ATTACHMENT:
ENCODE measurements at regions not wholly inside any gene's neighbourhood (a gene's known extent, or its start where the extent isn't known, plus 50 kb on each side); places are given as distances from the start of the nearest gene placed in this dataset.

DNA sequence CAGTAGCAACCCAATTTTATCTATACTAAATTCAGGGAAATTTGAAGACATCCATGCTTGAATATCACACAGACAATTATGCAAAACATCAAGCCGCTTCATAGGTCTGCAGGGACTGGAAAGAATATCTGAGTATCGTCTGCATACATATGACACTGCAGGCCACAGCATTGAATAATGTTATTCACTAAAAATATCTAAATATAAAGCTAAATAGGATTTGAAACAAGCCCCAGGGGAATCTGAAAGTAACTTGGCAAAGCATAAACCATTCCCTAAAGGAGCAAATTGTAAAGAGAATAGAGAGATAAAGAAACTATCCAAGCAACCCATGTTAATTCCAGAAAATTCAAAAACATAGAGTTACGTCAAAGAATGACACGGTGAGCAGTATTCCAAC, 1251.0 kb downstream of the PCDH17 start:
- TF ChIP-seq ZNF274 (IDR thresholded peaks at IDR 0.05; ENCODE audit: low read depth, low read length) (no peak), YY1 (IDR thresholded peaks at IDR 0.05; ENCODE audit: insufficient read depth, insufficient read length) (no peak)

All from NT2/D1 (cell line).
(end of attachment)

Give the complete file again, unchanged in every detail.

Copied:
ENCODE measurements at regions not wholly inside any gene's neighbourhood (a gene's known extent, or its start where the extent isn't known, plus 50 kb on each side); places are given as distances from the start of the nearest gene placed in this dataset.

DNA sequence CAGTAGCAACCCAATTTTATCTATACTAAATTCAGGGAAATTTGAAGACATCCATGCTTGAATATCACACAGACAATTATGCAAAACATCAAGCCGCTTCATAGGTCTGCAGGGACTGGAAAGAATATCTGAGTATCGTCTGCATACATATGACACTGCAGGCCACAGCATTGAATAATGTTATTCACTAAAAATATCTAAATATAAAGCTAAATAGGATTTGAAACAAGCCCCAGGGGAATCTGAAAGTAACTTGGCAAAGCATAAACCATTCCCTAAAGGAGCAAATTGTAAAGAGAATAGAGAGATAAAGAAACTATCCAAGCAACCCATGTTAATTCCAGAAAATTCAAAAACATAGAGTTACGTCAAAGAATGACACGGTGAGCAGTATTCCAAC, 1251.0 kb downstream of the PCDH17 start:
- TF ChIP-seq ZNF274 (IDR thresholded peaks at IDR 0.05; ENCODE audit: low read depth, low read length) (no peak), YY1 (IDR thresholded peaks at IDR 0.05; ENCODE audit: insufficient read depth, insufficient read length) (no peak)

All from NT2/D1 (cell line).